Oakland hosts Bulky Block Parties: People can drop off bulky junk that would likely end up on the streets. The initial Block Parties were incredibly successful, collecting more than 157 tons of waste, and are now a permanent fixture on the last Saturday of every month. The city also committed to hiring three “litter enforcement officers” that will identify where the trash is coming from and who is dumping it, but those positions have yet to be filled. Oakland Community Organizations—a coalition of local churches, residents, and unions that advocated alongside Save The Bay for more city resources dedicated to illegal dumping—continues to push for these officers to be hired.

Adopt-a-Drain: Oakland and San Francisco program that allows volunteers to aid in the maintenance and cleaning of a storm drain in their area. A similar initiative called Adopt-a-Hotspot is being launched across Alameda County.

Oakland Bulky Pickup Services: Residents can place their junk on the curb and have it picked up by city employees. Single families, multi-family residences, and property managers can request this service by calling 510.613.8710 or by following the directions on the website. Renters are entitled to one free bulky pickup per living unit per year and provision of access to these services by property managers is required by law.

Cities and counties must be held accountable for their role, but it’s on all of us to consciously decide to be a part of the solution, not the problem. Aside from ensuring that all of our trash is properly disposed of and everything that can be recycled is recycled, you can help by volunteering through any one of many organizations that are tackling our trash issues.

What impact will you have on our Bay in 2019? This list of organizations is a great place to start.

CA Coastal Cleanup Day

Oakland Adopt-a-Drain

Oakland Creek to Bay Day

Save The Bay

San Francisco Adopt-a-Drain

Surfrider Cleanups

Read more about illegal dumping and the build up of trash on our streets.

By Dominic Williams

“The Bay Area has a massive and awful problem… it’s illegal dumping, and it’s trashing all of us.”

Oakland Mayor Libby Schaaf delivered this message last May, and it’s clear that the problem is not just confined to cities such as Oakland and San Francisco. All across this beautiful Bay Area, we see the effects of trash build-up and illegal dumping on our streets.

So where does this trash come from? People may hastily assume that the trash we see on our commutes to work in the morning originate in homeless encampments, especially those near bodies of water. This is not true. Homeless encampments account for just a small portion of the trash issue. Studies show that:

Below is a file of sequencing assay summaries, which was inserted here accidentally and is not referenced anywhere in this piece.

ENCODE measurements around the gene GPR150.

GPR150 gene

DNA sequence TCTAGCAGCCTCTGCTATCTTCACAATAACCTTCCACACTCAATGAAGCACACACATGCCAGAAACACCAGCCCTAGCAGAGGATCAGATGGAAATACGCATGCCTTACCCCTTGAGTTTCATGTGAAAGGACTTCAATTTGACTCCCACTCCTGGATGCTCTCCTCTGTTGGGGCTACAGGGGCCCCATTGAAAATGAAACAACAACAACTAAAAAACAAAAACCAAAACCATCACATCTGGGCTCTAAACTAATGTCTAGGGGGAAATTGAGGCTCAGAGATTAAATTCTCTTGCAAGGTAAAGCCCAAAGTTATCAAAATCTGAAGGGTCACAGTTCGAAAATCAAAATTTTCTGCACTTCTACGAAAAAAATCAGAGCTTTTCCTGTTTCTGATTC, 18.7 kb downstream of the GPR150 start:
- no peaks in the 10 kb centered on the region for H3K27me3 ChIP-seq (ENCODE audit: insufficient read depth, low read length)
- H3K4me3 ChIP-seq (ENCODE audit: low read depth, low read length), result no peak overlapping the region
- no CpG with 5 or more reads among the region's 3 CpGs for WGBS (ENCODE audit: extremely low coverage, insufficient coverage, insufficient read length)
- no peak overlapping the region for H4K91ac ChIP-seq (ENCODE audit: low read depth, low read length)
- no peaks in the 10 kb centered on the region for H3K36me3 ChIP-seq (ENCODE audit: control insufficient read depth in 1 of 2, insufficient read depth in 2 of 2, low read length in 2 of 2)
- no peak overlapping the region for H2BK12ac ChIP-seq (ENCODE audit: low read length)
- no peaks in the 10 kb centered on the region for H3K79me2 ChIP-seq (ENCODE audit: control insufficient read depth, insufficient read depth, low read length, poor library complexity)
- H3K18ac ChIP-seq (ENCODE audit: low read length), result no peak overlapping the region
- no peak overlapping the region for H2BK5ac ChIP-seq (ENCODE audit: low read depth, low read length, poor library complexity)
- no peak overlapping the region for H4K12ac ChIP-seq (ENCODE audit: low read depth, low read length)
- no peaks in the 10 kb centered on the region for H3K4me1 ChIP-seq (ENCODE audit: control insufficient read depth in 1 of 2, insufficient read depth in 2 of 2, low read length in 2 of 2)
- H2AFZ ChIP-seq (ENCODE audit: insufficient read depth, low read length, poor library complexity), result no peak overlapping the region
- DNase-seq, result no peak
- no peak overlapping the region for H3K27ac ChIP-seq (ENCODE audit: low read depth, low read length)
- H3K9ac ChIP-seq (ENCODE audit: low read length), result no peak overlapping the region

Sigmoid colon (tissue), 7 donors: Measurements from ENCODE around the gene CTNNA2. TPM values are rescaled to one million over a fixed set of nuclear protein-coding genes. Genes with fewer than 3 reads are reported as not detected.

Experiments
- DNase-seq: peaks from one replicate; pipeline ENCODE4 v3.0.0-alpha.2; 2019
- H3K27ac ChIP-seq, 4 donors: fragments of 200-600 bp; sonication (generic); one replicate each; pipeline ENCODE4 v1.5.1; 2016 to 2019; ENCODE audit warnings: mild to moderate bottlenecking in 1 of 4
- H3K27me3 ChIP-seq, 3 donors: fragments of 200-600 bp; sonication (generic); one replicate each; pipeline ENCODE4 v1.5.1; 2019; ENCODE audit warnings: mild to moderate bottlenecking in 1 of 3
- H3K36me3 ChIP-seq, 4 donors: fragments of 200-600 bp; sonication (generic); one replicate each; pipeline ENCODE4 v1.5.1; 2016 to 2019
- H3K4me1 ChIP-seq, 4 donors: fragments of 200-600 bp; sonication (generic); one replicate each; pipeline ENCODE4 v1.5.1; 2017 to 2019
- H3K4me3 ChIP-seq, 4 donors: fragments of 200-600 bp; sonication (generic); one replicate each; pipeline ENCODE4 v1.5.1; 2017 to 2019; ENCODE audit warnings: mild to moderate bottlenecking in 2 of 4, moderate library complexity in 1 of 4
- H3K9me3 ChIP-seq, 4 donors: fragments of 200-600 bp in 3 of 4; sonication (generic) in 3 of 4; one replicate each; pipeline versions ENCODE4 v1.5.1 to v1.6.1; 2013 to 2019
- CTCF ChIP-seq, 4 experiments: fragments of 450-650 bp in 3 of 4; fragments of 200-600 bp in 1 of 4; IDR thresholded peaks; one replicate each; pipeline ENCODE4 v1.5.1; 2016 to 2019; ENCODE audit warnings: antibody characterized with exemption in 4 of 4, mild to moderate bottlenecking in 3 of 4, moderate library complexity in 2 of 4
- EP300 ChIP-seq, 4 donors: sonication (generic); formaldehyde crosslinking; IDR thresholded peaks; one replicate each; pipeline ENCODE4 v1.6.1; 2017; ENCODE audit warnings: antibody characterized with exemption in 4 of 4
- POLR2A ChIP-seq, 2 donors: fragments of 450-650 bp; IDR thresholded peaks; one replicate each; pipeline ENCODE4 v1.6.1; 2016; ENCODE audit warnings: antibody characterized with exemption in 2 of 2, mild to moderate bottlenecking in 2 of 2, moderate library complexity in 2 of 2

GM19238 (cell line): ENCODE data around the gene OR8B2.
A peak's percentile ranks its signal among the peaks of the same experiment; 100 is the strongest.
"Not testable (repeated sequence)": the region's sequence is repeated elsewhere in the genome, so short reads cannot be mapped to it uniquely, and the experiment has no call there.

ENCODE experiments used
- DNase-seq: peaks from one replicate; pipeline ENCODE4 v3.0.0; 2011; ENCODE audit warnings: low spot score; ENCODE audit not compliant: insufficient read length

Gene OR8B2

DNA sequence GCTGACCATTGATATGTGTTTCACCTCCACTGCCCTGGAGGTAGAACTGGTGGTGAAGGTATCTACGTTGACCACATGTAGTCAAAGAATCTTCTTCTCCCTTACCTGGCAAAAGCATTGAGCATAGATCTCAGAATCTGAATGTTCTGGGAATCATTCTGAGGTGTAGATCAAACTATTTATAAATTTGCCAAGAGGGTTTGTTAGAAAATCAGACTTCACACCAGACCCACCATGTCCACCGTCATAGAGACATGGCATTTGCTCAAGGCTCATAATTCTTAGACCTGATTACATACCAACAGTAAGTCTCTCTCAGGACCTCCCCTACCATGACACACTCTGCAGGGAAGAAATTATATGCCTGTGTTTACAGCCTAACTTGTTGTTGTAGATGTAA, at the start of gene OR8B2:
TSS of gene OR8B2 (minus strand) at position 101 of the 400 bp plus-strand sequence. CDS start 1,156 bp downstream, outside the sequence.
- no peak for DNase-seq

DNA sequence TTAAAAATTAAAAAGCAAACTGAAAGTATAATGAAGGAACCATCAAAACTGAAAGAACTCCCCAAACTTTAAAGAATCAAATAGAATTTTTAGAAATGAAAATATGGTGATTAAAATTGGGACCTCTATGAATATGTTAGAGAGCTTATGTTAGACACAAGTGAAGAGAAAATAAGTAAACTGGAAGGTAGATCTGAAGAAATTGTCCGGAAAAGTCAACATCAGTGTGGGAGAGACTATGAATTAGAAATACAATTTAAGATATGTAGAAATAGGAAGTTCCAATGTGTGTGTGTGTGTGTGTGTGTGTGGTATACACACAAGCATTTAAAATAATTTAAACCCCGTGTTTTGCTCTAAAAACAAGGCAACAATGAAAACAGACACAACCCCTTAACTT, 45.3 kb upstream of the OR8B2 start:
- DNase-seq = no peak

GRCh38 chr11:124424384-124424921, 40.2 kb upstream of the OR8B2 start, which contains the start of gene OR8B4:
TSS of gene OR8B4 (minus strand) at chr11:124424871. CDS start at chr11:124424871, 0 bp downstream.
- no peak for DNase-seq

Only 3% of street trash is due to homeless encampments.
• Up to 10% of trash comes from professional haulers and dumpers who dump illegally.
• Higher illegal dumping takes place in low-income areas and areas with more renters, non-English speakers, and more densely packed households.

“It’s not just a health issue and a blight issue, it’s an equity issue,” says Mayor Libby Schaaf.

The cost of living continues to rise in the Bay Area and many residents cut spending in areas they deem non-vital – such as the $50 or more to take a load of garbage to the dump. Garbage haulers usually provide one or two free bulky item pickups per year; however, a lack of awareness about this service leads to underutilization and as a result, counties have to pick up the cost. For example, Contra Costa was forced to spend $1.2 million in 2017 to pick up illegally dumped trash.

Steps are being taken at a regional level to address trash in our neighborhoods and waterways. In 2015, the Municipal Regional Storm Water Permit specified trash reduction targets for 73 municipalities in the area, stretching from Fairfield in the north down through San Jose in the south. According to the permit, these municipalities must:

• By July 1, 2019 — Reduce the level of trash in their storm drains by 80%
• By July 1, 2022 — Prevent all trash from flowing into city storm drains by 100%

Most of the areas included under this permit are already seeing significant improvements in trash levels, but too many are not, due to a lack of resources or impetus.

Part of the issue that causes significant concern among local residents is the composition of the trash. Mattresses, old furniture, home waste, and backyard junk are common. The real threats are hazardous wastes, old paints, and toxic materials that are discarded on the streets.

Bay Area residents are frustrated with the lack of action by the local government and have taken the issue into their own hands. Community groups, such as the East Oakland Congress of Neighborhoods, Love Your Block, and more have joined forces with nonprofits and agencies like Save the Bay, San Francisco Estuary Partnership and the California Coastal Commission to remove litter from storm drains and advocate for policies to prevent it from getting there in the first place.

Oakland Community Organizations (OCO) partners with local churches, unions, and residents, as well as environmental advocacy groups to pressure local government into implementing a comprehensive trash management plan. In 2017, Save the Bay and OCO successfully pushed the City of Oakland to dedicate more staff and budgetary resources to illegal dumping response in East Oakland and across the city. Recent reports indicate that these efforts are having an impact; there is less trash on the street overall and illegally dumped materials are removed more quickly. But the problem is far from solved, according to OCO organizer Emma Paulino.

Trash is a global crisis, but its origin starts locally in our communities. Read more and learn how local community organizations are battling illegal dumping in their neighborhoods.